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Southwest Airlines saw dozens of cancellations in Austin and thousands nationwide amid one of the busiest travel weekends. (ABIA)

ACL goers and performers alike may have found their weekend trip extended on Sunday as they arrived at Austin-Bergstrom International Airport to find that dozens of Southwest Airline flights had been canceled due to "disruptive weather."


The national airline cancelled 72 flights in Austin on Sunday and Monday morning and delayed 65 more, leaving weekend travelers stranded and forced to find alternate ways home during one of the airport's busiest weekends.

Hundreds of travelers in Austin, including ACL performer Maggie Rose, found themselves working through the issues for hours with backlogged customer service employees.

Many—including Austinites Jillianne, Laura and Heather, who told KVUE they drove 20 hours to Washington, D.C. to attend a wedding amid the chaos—spent hundreds or even thousands working to fix their traveling woes.

Nationwide, Southwest canceled or delayed well over 2,000 flights on Sunday—over 60% of its planned flights—and attributed the widespread chaos with air traffic control and bad weather conditions in a Twitter apology.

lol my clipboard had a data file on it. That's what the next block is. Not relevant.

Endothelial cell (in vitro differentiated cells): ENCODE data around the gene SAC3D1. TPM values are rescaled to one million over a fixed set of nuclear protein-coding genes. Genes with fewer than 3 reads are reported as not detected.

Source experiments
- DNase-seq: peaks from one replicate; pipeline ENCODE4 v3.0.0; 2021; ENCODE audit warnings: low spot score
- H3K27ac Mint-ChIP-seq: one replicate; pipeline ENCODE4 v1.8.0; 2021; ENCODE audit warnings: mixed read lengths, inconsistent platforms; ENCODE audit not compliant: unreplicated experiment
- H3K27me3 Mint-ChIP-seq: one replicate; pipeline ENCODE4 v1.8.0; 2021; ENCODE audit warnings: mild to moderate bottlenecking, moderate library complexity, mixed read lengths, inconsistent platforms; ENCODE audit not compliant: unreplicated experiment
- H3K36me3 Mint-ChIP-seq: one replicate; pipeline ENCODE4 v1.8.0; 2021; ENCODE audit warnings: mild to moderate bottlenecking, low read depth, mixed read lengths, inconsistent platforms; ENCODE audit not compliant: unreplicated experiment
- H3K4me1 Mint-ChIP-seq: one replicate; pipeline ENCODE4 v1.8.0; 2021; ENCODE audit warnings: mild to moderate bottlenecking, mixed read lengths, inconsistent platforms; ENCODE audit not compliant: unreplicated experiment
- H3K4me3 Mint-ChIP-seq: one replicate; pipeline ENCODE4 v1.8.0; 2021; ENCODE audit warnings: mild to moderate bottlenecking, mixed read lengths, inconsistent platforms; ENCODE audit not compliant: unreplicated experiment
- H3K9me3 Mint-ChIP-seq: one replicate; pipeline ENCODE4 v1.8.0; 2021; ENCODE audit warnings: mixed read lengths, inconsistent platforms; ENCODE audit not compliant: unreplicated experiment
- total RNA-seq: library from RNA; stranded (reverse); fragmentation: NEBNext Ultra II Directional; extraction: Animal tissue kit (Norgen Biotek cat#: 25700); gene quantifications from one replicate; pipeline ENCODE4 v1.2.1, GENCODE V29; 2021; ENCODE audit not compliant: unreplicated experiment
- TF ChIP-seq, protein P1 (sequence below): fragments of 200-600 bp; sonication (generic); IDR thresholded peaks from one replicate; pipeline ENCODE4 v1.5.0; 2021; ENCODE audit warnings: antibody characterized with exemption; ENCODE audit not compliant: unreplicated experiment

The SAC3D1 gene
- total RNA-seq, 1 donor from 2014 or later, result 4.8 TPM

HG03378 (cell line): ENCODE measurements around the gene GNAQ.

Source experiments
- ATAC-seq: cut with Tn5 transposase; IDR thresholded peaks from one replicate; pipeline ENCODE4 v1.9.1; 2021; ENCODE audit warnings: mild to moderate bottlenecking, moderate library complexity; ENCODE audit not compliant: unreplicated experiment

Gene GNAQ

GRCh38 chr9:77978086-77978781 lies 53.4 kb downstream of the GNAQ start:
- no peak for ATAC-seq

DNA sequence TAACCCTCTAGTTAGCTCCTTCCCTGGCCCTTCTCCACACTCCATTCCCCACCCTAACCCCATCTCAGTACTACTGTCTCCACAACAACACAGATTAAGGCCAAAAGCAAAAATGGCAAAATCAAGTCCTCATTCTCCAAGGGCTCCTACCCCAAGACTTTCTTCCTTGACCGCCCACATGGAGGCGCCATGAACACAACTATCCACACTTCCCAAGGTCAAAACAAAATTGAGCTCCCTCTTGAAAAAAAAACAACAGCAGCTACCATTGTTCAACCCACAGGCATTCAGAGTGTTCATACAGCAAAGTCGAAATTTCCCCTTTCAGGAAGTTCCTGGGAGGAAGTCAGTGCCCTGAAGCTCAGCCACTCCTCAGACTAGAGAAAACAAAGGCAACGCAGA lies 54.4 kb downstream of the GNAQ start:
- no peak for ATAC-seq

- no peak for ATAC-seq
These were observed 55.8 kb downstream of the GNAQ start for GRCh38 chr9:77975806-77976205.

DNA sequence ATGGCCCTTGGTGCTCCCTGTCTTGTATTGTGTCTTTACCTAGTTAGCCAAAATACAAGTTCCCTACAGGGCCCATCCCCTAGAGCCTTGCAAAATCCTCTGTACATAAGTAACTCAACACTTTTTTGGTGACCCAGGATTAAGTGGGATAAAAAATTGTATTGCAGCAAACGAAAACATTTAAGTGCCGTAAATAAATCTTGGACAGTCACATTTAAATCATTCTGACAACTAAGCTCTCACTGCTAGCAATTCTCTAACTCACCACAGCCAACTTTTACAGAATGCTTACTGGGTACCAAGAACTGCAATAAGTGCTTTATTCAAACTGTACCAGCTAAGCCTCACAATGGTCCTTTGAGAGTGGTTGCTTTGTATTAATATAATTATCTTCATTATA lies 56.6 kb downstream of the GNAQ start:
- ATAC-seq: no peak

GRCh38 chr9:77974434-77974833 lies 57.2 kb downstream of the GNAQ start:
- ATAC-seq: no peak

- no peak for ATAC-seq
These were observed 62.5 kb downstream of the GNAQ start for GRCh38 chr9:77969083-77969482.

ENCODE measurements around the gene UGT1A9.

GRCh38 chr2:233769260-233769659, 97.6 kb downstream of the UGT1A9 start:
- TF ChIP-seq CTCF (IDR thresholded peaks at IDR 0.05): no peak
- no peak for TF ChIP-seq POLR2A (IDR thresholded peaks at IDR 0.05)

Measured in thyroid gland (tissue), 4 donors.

But some frustrated customers, many of whom saw near-sunny skies, thought the airlines' vaccine mandate for pilots may have been the culprit. Austin saw clear skies through Sunday afternoon but was hit with storms late Sunday night.

Travelers claimed that airline employees talked of a "sick-out" among pilots who refused to comply with the mandate.


The "sick-out" theory, which has been unsubstantiated by the company, got the attention of conservative politicians including Senator Ted Cruz.



The airline denied the allegations in a press release on Saturday.

"We can say with confidence that our pilots are not participating in any official or unofficial job actions," the company said. "Our pilots will continue to overcome SWA management's poor planning, as well as any external operational challenges."

Regardless of the culprit, travelers going through the Austin airport are hoping to see some clearer communication and financial compensation as the nationwide travel turbulence begins to subside.

But many, including Orange County resident Lisa Szal, are resigned to reschedule flights with other carriers as they await a hopeful refund.

Szal, who couldn't get access to a live agent for a refund on her flight early Monday morning, told Austonia she's jumping ship to American Airlines for weeks to come, including a conference trip to Colorado on Sunday.

"It's funny because I just thought, 'I don't have any faith that I'm even going to get there,'" Szal said. "So I booked another flight on American."

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